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Given P={p1,...,pn} of different points which define n2 lines, write an algorithm that finds the line which has the lowest slope (smallest absolute value) with O(n lgn) worst time complexity.

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What have you tried? This sounds a lot like homework to me. –  Blender Aug 29 '12 at 22:13
    
No it's for studying to test. –  user1387682 Aug 29 '12 at 22:15
    
tried to use duality but it's O(N^2) –  user1387682 Aug 29 '12 at 22:15
    
By lowest, do you mean closest to 0? –  irrelephant Aug 29 '12 at 22:19
    
Yes. (the sign isn't matter) –  user1387682 Aug 29 '12 at 22:21

2 Answers 2

Sort the points based on their y position (n log n time using any number of well known algorithms). Go through the list in order, from 0 to n - 1, comparing each point pairs' slopes with whatever you've discovered is the lowest slope so far. (that's n time).

Overall, that would be O(n log n).

In pseudocode:

Let P be the list of points (this list starts at 1)
n = P.length
S = quicksort("a.y < b.y", P) // or some other O(n log n) algorithm
bestSlope = float.inf
let p1 and p2 be points
for i = 1 to n-1:
    currSlope = abs((P[i].y - P[i+1].y) / (P[i].x - P[i+1].x))
    if currSlope < bestSlope:
        bestSlope = currSlope
        p1 = P[i]
        p2 = P[i+1]
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4  
Are you sure this works? What if the lowest slope occurs by taking the highest and lowest y coordinates? –  templatetypedef Aug 30 '12 at 1:20
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@templatetypedef: That would mean all other points, if there are any, are colinear. If they are not colinear another pair must have a lower slope. –  recursive Aug 30 '12 at 1:32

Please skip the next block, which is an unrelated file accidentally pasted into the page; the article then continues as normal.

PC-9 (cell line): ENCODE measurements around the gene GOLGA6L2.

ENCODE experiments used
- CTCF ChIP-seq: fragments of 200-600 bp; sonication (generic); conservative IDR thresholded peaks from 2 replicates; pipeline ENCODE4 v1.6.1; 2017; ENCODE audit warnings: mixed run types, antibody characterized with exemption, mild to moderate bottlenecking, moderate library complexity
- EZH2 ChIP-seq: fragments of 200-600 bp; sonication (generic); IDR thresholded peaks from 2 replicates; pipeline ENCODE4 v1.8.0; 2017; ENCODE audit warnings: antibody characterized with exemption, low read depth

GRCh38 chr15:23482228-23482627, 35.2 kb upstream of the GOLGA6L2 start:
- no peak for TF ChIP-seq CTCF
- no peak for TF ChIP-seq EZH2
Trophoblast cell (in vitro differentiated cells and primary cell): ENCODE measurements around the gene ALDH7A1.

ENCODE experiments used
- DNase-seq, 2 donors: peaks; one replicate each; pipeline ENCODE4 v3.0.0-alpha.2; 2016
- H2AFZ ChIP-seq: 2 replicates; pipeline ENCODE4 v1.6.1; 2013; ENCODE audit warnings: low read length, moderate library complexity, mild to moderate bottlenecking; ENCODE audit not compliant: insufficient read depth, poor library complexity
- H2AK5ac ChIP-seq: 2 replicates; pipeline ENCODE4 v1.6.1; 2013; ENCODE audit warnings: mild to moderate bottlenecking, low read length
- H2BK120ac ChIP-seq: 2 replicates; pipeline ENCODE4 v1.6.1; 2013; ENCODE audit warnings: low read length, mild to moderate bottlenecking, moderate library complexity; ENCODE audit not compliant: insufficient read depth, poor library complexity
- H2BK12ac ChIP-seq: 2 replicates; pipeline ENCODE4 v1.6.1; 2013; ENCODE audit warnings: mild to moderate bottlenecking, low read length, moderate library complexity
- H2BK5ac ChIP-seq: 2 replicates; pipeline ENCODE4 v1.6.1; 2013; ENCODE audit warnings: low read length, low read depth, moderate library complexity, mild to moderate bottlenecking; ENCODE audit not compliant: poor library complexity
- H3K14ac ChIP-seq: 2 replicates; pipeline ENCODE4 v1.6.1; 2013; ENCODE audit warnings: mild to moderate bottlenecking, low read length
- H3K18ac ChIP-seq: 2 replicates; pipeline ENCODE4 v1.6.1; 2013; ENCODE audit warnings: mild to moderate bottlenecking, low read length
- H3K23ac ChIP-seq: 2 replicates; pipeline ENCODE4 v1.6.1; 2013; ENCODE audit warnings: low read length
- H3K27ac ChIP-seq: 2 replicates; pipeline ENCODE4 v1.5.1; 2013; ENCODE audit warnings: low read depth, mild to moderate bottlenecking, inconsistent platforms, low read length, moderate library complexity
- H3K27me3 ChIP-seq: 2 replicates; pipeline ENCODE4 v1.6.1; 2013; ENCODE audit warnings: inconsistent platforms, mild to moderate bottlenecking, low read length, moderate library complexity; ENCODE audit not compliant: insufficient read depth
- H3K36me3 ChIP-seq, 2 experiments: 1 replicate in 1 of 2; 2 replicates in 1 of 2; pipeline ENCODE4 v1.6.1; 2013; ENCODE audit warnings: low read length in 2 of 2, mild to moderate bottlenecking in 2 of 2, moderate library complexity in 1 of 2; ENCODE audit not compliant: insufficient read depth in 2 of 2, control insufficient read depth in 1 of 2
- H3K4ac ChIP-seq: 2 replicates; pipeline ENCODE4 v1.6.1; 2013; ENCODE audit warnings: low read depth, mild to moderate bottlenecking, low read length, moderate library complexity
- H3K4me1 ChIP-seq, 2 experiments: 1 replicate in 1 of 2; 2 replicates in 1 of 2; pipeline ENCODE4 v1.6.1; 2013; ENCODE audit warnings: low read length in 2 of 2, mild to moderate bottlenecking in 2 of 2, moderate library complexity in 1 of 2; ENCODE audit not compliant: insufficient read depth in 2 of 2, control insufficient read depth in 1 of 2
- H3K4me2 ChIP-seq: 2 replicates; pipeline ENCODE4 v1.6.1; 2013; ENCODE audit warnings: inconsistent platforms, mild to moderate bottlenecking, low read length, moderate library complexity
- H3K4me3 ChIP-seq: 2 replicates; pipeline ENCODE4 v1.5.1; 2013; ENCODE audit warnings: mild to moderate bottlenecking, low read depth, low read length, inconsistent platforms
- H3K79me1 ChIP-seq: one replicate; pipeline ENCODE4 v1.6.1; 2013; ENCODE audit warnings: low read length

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@recursive- Are you sure about that? What if the points with max/min y coordinates are really, really far apart from one another (distance effectively infinity) and the other points are packed close together (distance effectively zero). Then all internal points will have huge slopes between them. –  templatetypedef Aug 30 '12 at 2:43
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@rrenaud- Ah, I didn't realize that. That's a good point. Another way of thinking about that is to draw the line between them. Anything in the upper half-space forms a shallower line when connected to one of the points, and anything in the lower half-space forms a shallower line when connected to the other point. Good observation! –  templatetypedef Aug 30 '12 at 3:16
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@rrenaud Formal proof below. –  EthanB Aug 30 '12 at 5:41

Theorem:

  • Given a set of points P.
  • Choose two points A and C in P such that the line AC has the smallest absolute slope (as defined in the question).
  • For the degenerate case where multiple pairs of points have the same slope, let AC be the shortest line segment with that slope.
  • Then there exist no other points in P with a Y-coordinate between A and C.

Proof (by contradiction):

  • Suppose there is at least one other point, B, whose Y-coordinate is between A and C.
  • Then there exist three possible cases:
    • B is co-linear with A and C. Then the lines AB or BC have the same slope as AC, but both of them are shorter than AC. Contradiction.
    • B falls in the half-plane "above" AC. Then the line AB has a shallower slope than AC. Contradiction.
    • B falls in the half-plane "below" AC. Then the line BC has a shallower slope than AC. Contradiction.
  • All cases result in contradiction, therefore no points occur between A and C.
  • QED.

With this theorem, you can clearly use @Zshazz's algorithm to find the correct pair--because they will be nearest neighbors--in O(n*log n).

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